Friday, November 30, 2012

For the love of little oranges

I first stumbled across arancini (Italian for "little oranges") when my daughter and I were trying to come up with a cultural food that she could take into her class for a presentation.  We ended up using a recipe that we found at Noshtalgia.  The name comes from the typical size of the item prepared, about the size of a tangerine or small orange.  Following the basic concept of croquettes of various types, this is a great way to use up leftover risotto (has anyone ever used those two words together with a straight face?), or in our family's case, make some risotto to use to make what our friends have come to refer to as "Amazeballs."

If you don't have any leftover risotto - here's the basics for making one.

1.5 C short grain (arborio) rice
1 qt chicken stock
0.5 C white wine
1 small onion, chopped (~0.5 C)
0.25 C shredded parmesan
3 T unsalted butter
1 T olive oil

Ingredients ready to roll
Heat stock to a simmer, then reduce heat to low and keep hot.  Melt 1 T butter in a heavy bottomed pan with 1 T olive oil.    Add onions to pan and saute for 2-3 minutes, or until translucent.
 Add rice to pan and saute until rice has begun to brown slightly, and has a nutty aroma.

Adding the rice

Rice toasted versus rice at the start
Add the half a cup of white wine to the rice and stir constantly, until the wine has been absorbed into the rice.  Add the stock to the rice a half a cup at a time, stirring constantly, until the liquid has absorbed into the rice or incorporated into the sauce.  Repeat until the stock pot is empty or the rice is done - the grains should have a bit of toothiness, but no hard center and no white "gem" in the middle.  If you're making this risotto specifically for arancini, it's okay to overcook a bit, no one will notice.  Finish the risotto with the remaining two tablespoons of butter and the parmesan, stirring to incorporate.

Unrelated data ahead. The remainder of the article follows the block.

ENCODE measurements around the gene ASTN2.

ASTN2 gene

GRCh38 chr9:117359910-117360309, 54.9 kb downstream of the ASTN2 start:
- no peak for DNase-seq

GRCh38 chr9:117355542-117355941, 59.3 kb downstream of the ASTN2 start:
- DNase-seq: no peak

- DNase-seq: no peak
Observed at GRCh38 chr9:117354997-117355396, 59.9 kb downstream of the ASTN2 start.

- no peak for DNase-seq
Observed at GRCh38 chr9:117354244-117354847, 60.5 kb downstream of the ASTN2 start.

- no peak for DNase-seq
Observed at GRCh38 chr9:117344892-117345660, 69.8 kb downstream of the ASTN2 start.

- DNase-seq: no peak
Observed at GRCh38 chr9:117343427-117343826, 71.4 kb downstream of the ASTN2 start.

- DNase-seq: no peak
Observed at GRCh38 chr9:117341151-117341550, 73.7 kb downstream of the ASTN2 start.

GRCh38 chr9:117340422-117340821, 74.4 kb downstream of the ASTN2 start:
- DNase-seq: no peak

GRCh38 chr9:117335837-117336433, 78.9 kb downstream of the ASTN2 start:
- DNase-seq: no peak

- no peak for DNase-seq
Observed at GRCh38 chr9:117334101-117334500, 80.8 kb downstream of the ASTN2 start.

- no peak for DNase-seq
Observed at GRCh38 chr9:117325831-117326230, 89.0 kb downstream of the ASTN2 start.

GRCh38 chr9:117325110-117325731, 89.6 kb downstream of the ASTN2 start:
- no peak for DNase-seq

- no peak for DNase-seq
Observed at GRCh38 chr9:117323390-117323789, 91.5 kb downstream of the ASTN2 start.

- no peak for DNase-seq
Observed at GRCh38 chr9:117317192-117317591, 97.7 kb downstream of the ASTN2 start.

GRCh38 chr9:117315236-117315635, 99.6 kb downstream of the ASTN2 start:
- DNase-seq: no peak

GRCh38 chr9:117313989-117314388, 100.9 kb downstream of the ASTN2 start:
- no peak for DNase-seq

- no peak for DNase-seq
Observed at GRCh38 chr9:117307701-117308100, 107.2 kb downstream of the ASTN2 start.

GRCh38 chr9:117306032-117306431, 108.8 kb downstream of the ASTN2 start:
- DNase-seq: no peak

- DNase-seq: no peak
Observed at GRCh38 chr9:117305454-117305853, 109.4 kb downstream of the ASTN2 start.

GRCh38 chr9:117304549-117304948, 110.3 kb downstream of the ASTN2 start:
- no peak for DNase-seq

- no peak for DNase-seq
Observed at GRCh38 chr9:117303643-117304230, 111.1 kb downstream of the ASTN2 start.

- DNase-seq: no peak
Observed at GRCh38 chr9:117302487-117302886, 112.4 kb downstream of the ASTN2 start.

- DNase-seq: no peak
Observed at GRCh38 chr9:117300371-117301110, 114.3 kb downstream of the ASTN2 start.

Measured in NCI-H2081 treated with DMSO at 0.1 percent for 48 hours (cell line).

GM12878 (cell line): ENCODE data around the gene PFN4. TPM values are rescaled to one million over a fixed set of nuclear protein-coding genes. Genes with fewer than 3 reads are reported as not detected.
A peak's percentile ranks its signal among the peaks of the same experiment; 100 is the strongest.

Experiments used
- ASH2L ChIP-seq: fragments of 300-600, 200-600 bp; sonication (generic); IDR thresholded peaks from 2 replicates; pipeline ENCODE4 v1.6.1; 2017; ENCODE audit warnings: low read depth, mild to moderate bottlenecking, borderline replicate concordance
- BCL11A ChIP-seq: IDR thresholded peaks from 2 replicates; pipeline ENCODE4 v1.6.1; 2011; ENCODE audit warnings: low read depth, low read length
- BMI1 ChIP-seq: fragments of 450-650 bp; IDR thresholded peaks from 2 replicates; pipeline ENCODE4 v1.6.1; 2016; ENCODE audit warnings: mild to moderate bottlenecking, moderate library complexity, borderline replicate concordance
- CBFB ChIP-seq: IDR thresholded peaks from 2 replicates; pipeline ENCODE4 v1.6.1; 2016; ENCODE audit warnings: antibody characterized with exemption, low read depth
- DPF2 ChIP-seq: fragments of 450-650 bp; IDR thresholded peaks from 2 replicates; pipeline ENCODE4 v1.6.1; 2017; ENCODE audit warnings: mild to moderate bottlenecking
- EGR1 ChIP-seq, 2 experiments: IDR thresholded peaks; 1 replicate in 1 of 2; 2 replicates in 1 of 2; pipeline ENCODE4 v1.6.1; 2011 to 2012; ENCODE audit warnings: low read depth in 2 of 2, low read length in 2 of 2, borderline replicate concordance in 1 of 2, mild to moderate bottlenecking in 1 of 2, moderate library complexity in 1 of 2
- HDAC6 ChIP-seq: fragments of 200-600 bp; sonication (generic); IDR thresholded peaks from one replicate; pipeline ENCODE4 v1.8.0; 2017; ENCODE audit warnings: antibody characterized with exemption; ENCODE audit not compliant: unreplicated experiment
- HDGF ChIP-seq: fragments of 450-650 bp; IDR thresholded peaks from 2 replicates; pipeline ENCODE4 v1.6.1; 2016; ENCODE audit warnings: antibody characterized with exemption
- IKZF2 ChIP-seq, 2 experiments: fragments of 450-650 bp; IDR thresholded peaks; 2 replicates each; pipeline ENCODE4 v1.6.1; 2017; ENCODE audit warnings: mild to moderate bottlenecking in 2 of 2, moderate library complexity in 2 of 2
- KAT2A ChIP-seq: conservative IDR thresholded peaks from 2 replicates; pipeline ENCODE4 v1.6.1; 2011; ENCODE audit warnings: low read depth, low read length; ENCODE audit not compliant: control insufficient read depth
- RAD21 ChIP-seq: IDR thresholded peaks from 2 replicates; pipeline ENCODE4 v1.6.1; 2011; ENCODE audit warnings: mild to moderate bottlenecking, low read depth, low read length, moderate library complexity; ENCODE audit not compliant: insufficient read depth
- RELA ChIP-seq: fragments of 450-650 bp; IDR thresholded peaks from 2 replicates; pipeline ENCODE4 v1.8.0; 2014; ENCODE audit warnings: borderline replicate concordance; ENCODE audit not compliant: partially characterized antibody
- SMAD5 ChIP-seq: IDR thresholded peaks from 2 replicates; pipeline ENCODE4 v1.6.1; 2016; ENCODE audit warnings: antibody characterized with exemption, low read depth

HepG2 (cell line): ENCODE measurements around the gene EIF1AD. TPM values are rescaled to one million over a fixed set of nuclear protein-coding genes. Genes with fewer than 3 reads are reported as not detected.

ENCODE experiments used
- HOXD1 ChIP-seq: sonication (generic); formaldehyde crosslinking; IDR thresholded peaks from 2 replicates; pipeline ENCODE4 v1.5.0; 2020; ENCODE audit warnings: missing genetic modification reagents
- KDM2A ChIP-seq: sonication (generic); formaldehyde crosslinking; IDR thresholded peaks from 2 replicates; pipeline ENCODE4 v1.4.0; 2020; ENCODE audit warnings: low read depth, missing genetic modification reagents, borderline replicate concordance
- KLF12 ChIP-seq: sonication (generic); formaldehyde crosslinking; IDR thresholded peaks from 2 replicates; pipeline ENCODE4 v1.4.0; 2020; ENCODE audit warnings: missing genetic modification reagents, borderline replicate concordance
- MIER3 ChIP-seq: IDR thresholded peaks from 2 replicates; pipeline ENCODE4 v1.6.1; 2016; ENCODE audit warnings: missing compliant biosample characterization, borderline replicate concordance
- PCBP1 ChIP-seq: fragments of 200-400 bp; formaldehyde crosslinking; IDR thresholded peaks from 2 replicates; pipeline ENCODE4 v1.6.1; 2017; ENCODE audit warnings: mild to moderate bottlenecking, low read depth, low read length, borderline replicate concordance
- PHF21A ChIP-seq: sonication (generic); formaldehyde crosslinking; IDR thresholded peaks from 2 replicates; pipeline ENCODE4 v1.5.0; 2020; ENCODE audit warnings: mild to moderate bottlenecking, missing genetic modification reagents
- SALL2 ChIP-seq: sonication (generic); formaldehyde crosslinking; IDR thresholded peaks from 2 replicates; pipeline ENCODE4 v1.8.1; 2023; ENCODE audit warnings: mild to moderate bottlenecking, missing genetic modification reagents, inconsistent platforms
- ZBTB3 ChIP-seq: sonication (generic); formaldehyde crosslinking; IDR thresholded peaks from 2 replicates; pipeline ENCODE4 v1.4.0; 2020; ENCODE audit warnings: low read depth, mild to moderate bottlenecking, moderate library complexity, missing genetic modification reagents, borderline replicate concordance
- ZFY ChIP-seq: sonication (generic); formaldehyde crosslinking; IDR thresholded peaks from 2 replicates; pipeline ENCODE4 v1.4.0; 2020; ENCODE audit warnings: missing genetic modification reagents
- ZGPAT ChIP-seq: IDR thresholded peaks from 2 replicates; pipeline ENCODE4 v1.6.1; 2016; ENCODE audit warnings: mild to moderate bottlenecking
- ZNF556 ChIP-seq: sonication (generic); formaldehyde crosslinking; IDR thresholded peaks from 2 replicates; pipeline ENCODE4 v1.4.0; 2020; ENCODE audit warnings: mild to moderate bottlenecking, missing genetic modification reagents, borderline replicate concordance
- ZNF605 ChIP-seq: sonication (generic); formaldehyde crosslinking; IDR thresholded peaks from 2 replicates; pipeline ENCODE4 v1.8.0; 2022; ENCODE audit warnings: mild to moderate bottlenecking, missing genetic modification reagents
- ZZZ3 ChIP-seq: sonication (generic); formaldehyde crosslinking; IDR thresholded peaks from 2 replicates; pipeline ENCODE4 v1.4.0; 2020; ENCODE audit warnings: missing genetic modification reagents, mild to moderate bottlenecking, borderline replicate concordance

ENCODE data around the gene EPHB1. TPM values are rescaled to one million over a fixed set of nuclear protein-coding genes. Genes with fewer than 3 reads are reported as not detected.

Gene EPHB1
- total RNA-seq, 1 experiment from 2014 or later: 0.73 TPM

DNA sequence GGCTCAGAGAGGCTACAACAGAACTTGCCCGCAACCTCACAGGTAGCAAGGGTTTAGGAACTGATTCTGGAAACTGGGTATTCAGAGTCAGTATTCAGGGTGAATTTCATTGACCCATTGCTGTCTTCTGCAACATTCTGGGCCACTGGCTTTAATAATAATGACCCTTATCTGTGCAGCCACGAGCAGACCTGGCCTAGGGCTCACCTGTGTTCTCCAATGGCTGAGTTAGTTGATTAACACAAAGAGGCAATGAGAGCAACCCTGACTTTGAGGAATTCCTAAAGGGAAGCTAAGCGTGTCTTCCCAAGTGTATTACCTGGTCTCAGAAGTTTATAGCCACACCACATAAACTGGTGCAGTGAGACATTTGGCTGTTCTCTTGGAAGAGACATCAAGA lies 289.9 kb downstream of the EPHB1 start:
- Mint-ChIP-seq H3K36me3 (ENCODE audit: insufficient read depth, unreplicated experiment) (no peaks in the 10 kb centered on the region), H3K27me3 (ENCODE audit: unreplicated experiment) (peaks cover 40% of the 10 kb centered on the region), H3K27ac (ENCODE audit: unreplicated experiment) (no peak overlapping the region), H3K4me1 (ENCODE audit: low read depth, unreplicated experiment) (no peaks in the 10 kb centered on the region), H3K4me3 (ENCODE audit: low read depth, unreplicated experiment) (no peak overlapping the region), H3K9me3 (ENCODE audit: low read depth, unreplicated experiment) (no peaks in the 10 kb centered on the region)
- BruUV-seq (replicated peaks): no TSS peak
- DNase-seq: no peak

Once the risotto has cooled, mix in the following:

  • 3 egg yolks
  • 1/2 C grated parmesan cheese
  • 3/4 lb cheese, chopped small (I like a mix of mozzarella and provolone)
  • 1/4 lb Genoa salami, chopped into small pieces
Incorporate all and refrigerate overnight.  When ready to cook, you will need vegetable oil to fry the arancini in and bread crumbs to coat.  You may note that the original recipe calls for using the egg whites to coat the arancini before breading them, but I've found that 1) they're more of a mess than they're worth and 2) breading the arancini without the egg whites results in a crispier outer shell, which I prefer.

Roll the rice mixture into appropriately sized shapes - traditionally, the little orange, although I like these about ping pong/golf ball sized as an appetizer.  You do not need to roll perfect spheres at this point, as I recommend re-rolling them a second time after breading.

Little spheres of yumminess

Hot oil and bread crumbs

Breaded and ready

I use the chopstick method to test my oil for readiness for cooking.  Not precise, but effective enough.  One thing you absolutely do not want to do is cook arancini at too low a temperature - they'll come apart in the oil, contaminating the oil, making it frothy, and generally being a complete pain.

Bubbling arancini
Cook the arancini until the breading is a nice golden brown.  Drain against the side of the pan, then rest on a baking sheet with paper towels to drain the oil.  Serve hot, with a side of marinara to dip into.


Ready to serve

  If you're preparing for later service, set the cooled arancini onto a baking sheet lined with wax paper and freeze, then store in ziplocs until ready to reheat (oven, 350F, 10-15 minutes).
Into the deep freeze

Serve hot, cheesy, melty and delicious!

Ready to devour